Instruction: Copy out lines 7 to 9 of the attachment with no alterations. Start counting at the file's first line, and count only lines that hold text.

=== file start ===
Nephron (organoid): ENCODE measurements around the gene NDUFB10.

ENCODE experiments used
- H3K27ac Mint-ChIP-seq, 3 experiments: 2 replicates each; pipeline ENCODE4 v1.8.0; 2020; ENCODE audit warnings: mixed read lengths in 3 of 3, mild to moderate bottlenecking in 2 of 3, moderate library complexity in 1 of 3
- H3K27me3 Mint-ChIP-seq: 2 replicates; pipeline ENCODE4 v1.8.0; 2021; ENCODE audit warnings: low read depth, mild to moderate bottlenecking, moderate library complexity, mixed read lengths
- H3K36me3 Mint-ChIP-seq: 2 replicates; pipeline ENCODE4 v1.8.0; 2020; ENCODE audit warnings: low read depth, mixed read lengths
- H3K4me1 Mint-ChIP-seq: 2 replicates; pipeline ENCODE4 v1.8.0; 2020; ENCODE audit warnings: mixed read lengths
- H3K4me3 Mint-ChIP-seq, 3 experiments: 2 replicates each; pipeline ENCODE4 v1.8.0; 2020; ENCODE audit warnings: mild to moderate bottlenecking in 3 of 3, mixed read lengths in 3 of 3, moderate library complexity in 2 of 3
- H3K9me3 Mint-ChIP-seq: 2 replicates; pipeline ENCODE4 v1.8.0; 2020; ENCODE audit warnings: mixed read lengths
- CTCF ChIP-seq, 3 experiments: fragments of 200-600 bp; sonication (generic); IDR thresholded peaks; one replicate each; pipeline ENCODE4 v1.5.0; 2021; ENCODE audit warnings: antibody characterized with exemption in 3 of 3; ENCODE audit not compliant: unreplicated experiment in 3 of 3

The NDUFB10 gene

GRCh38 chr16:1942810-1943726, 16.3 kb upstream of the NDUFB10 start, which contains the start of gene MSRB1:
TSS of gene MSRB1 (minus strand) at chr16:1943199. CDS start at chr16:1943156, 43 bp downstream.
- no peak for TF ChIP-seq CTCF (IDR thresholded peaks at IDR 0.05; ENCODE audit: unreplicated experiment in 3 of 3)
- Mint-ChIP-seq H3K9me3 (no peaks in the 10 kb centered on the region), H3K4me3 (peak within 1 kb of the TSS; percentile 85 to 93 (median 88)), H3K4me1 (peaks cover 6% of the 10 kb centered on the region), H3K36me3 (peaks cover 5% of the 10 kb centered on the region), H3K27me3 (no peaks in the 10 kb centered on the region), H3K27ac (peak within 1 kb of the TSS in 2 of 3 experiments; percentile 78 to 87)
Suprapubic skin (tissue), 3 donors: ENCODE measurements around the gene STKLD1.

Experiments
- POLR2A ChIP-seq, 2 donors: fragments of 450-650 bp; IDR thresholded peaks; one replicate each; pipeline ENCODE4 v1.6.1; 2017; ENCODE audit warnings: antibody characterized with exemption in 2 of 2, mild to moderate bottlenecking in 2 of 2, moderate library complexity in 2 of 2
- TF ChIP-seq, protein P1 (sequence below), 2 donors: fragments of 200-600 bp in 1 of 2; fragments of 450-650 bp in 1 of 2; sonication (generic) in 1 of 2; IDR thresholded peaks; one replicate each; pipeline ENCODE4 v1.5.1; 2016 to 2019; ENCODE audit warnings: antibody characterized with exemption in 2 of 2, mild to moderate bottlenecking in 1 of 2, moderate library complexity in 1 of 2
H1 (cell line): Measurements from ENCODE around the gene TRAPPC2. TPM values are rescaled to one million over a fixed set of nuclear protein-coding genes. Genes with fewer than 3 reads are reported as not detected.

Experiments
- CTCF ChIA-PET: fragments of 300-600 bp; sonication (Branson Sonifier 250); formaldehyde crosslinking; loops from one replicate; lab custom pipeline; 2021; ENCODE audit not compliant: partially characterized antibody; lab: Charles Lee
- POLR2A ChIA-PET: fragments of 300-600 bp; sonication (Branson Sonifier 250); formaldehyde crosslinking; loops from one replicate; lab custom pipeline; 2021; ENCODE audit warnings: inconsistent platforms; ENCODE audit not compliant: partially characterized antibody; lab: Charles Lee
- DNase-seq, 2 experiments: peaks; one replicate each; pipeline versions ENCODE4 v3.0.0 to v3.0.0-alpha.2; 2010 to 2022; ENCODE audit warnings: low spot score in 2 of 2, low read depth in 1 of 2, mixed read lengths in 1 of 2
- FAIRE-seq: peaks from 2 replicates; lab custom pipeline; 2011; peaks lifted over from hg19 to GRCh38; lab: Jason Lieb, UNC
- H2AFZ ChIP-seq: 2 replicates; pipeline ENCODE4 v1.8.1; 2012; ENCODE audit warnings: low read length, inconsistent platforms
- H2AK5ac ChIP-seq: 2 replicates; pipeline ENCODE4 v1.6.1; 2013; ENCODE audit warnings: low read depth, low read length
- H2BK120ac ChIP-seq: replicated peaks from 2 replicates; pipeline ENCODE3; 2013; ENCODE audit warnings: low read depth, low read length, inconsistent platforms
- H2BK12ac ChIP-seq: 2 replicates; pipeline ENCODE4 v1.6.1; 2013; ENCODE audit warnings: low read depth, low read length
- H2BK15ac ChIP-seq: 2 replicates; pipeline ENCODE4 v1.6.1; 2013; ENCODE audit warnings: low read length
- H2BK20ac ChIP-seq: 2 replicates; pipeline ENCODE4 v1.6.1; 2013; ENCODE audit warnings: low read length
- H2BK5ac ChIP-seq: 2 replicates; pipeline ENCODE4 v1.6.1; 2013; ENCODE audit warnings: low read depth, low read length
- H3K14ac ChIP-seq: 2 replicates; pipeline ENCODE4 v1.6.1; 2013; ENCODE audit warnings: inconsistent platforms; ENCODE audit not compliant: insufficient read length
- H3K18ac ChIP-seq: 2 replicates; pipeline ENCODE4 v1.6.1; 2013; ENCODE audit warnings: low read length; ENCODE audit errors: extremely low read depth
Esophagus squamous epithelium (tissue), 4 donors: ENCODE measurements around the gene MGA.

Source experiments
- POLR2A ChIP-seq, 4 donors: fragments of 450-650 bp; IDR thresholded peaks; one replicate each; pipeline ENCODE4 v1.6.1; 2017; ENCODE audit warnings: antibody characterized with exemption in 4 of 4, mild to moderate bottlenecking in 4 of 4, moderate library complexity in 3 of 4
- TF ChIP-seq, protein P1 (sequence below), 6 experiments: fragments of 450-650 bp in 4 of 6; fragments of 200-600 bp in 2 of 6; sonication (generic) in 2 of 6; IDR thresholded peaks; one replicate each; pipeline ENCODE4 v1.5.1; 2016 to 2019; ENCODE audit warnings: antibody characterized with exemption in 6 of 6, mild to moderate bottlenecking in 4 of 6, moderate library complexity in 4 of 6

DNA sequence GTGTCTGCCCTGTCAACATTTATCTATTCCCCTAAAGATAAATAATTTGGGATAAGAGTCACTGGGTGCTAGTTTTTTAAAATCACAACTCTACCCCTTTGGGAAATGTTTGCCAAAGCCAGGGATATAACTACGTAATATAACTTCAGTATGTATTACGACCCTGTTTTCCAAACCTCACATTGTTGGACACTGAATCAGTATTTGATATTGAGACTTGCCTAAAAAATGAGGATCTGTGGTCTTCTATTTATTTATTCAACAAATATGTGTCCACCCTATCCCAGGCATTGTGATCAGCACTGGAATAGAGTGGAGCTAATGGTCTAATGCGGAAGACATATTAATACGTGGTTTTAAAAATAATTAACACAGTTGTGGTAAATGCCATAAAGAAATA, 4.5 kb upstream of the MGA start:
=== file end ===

- H3K4me3 Mint-ChIP-seq, 3 experiments: 2 replicates each; pipeline ENCODE4 v1.8.0; 2020; ENCODE audit warnings: mild to moderate bottlenecking in 3 of 3, mixed read lengths in 3 of 3, moderate library complexity in 2 of 3
- H3K9me3 Mint-ChIP-seq: 2 replicates; pipeline ENCODE4 v1.8.0; 2020; ENCODE audit warnings: mixed read lengths
- CTCF ChIP-seq, 3 experiments: fragments of 200-600 bp; sonication (generic); IDR thresholded peaks; one replicate each; pipeline ENCODE4 v1.5.0; 2021; ENCODE audit warnings: antibody characterized with exemption in 3 of 3; ENCODE audit not compliant: unreplicated experiment in 3 of 3